In many ways, I’m an extremely predictable person. I always get the same kind of ice cream. Each restaurant has a single item I pick every time I’m there. I wear T-shirts that I’ve had since middle school. There are a couple thoughts and activities that consistently make me happy, a few that always calm me down, and some that stress me out no matter how often they cross my path. Like most people, I’ve changed a great deal over the years. But with the exception of a handful of unexpectedly transformative life events, my internal changes have felt slow, purposeful, and comprehensible. I don’t like uncertainty, and I work as hard as I can to reduce it to a manageable level. But in areas where the limits of my knowledge and ability to study fall short, I feel frustrated, lost, and afraid. Maybe that’s why the future, which is so frequently a source of inspiration and anticipation for me, has also always filled me with a vague gnawing undercurrent of fear that won’t go away.

I’ve heard that hope is something of an antidote to fear. For me, it at least mitigates some of the symptoms. In light of the stormy times that seem (to me) to be looming on the near horizon, I thought it would be good medicine to write about some of the things I’m most hoping for by the time I turn 50.

  • Family
    • Celebrating my 23rd wedding anniversary with Martha. I hope we can enjoy a happy breakfast, get to spend some quality time outdoors, and still love watching the sun go down together. I hope we’re still making new memories faster than the old ones fade away.
    • Hanging out with my people. I hope Mom & Dad McClurg, and Mom & Dad Harrouff will be pleasantly settled into being Grandparents McClurg & Harrouff. I hope that Jedidiah, Anna, Moriah, Micah, Jake, Jemmie, Ben, and Kate are still pursuing their passion. I hope that we all still love just spending an afternoon with each other.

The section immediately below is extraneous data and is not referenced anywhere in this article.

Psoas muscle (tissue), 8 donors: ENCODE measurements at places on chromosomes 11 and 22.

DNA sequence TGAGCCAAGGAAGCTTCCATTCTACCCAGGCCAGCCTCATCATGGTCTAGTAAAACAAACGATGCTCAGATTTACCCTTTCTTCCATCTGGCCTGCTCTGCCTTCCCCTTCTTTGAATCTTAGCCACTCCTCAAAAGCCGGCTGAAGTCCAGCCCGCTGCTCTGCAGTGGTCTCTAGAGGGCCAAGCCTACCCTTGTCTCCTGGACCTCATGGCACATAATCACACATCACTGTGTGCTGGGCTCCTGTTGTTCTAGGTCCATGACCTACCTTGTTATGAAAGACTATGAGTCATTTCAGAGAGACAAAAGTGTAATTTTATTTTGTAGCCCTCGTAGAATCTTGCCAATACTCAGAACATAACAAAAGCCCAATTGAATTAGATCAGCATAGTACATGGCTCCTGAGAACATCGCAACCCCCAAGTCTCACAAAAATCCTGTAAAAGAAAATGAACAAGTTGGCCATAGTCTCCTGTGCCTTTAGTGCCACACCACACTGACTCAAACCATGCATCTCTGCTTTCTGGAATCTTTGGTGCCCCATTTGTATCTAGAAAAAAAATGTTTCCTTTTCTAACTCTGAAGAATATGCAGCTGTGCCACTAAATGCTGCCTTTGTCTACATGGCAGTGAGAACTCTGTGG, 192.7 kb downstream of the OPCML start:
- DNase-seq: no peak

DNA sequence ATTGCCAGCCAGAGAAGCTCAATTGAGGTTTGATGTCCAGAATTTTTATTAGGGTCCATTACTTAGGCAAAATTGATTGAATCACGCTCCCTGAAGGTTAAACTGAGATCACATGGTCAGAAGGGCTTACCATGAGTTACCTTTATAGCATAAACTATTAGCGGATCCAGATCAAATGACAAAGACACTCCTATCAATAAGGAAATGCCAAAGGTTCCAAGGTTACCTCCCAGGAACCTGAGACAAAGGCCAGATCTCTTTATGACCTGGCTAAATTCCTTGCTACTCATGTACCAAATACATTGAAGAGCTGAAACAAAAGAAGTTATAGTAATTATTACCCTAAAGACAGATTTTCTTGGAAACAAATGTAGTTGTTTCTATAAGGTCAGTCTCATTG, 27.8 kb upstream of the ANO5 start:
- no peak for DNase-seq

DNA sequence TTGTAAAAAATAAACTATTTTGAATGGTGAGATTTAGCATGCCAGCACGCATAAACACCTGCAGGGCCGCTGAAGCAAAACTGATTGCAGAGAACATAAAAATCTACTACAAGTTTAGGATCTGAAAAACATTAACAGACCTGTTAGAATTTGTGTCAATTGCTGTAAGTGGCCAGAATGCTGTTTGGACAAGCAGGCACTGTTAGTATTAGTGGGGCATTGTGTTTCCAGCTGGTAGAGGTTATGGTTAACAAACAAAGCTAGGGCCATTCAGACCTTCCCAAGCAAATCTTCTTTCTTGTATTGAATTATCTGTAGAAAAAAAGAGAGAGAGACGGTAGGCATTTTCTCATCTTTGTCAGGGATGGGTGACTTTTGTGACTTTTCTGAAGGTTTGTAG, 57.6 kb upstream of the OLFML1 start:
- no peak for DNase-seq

• Watching my own kids find their feet and voice as adults. I hope each one of them deeply wants to leave the world better than they found it. I hope they’re working at that with a will, and are finding joy in that work.
    • Serving God by helping others in work and down time. I hope I still can help out at my church, but I’m especially hopeful that I’ll have improved the service-to-selfishness ratio in my job and recreation. I’m definitely not close to being there yet, but by the time I’m 50, I hope my actions have grown to speak the love of God to my friends & coworkers in a way that Sunday service can’t.
  • Country
    • Positive structural changes with the collapse of the two-party system. I hope that the current dissatisfaction with the two major U.S. political parties continues to grow and their monopoly on our government offices is broken. I hope new parties with orthogonal goals fill the void, and the government is forced to undergo the structural changes it needs to unite a country without homogenizing it.